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The Man Who Knew Infinity

The Man Who Knew Infinity: Surprising Lack of Passion in Renowned Mathematician’s Biopic

  • Dev PatelJeremy Irons
  • Drama
reviewed by
Marija Loncarevic
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The Man Who Knew Infinity: Surprising Lack of Passion in Renowned Mathematician’s Biopic

Based on Robert Kanigel’s 1991 book of the same name, the earnest but somewhat sluggish biopic of Srinavasa Ramanujan, a self-taught mathematical wizard who traveled from India to England to work with esteemed mathematician G.H Hardy in 1914, is a surprisingly distant and uninvolving film.

The story begins in India, with the twenty-something math prodigy Ramanujan (Patel) and his young wife, Janaki (Bhise) – apparently his real-life wife was only ten years old when they got married – working as a shipping clerk for an arrogant boss, Sir Francis Spring (Fry).

His passion for numbers is very clear as we watch the young virtuosi constantly obsessed with scribbling down numbers in a notebook and in chalk on a temple floor, trying to make sense of the information that seems to be flooding through him.

Finally building up the courage to send in his work to Trinity College, Cambridge Professor, G.H Hardy (the always game Mr. Jeremy Irons), Ramanujan’s life soon takes a drastic turn when he receives an invitation to come out to England and prove his theories.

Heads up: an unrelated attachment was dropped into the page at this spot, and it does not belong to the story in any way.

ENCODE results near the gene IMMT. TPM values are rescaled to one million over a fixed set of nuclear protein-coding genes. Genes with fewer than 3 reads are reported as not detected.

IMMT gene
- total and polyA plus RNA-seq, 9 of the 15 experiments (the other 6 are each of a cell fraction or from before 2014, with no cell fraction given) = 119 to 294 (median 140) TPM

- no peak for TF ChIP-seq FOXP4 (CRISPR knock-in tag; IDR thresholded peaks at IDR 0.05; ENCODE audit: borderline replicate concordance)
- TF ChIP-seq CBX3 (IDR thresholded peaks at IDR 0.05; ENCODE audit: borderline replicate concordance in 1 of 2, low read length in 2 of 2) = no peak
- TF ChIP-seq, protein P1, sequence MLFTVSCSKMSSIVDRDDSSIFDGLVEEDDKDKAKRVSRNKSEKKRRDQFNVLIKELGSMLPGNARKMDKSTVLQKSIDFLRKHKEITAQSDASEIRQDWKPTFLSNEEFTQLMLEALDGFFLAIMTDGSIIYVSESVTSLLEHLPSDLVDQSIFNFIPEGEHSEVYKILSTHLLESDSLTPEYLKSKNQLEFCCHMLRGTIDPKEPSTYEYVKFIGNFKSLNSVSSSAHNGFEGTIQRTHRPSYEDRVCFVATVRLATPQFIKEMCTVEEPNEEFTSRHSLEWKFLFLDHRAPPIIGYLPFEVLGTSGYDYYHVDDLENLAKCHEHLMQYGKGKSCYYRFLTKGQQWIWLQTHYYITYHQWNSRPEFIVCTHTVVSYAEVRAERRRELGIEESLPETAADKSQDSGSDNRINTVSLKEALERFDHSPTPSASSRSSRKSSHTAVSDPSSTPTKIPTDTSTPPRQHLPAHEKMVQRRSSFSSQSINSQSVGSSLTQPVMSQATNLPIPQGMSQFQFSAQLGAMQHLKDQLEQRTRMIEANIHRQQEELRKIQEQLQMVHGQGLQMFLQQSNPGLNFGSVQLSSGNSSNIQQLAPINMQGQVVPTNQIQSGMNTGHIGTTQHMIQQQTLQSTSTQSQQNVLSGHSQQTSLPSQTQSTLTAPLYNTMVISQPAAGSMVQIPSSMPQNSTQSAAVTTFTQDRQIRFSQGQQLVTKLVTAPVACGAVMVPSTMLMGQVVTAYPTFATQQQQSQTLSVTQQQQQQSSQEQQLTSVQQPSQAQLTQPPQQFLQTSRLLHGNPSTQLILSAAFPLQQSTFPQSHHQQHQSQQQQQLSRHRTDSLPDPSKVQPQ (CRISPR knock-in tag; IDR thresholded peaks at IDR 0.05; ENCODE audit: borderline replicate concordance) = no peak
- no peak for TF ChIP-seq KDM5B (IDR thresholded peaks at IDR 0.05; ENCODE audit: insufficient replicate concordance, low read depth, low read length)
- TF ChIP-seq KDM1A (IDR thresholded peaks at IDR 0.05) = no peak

But upon his arrival, Ramanujan is met with a great deal of skepticism and prejudice – tensions heighten as the First World War approaches – with only the bond between him and the seemingly awestruck professor, keeping him in check. 

Written and directed by Matt Brown – see Ropewalk – it’s seemingly hard to convey the science and passion of numbers in a way that a movie-going crowd can understand and connect to.

The visual portrayal and understanding of a subject of this kind is usually accompanied by a sub-plot and a story which eventually brings us closer to the protagonist – Matt Damon’s sessions with Robin Williams in Good Will Hunting come to mind. However, The Man Who Knew Infinity, although relatively engaging, never really moves past the facts – which do get a little too confusing to follow at times- and ultimately fail to invite the viewers into its intricate world of numbers.

Despite the story’s flaws, the onscreen pairing of Irons and Patel strikes a positive note within the production, with the Slumdog Millionaire star just about managing to stay afloat whilst Irons is sublime as the socially inept professor who is quick to form a bond with the young wiz.

For a film attempting to highlight the life and work of someone whose importance in the mathematical world still resonates until today; The Man Who Knew Infinity is a disappointing production. An intriguing story with interesting characters, but with very little soul or passion to deliver its point and importance across. 

Like This? Try

Good Will Hunting (1997), A Beautiful Mind (2001), The Theory of Everything (2014)

360 Tip

In the film Good Will Hunting when Stellan Skarsgård is trying to convince Robin Williams to take on Matt Damon, he compares him to Srinivasa Ramanujan as an example of his extraordinary ability.

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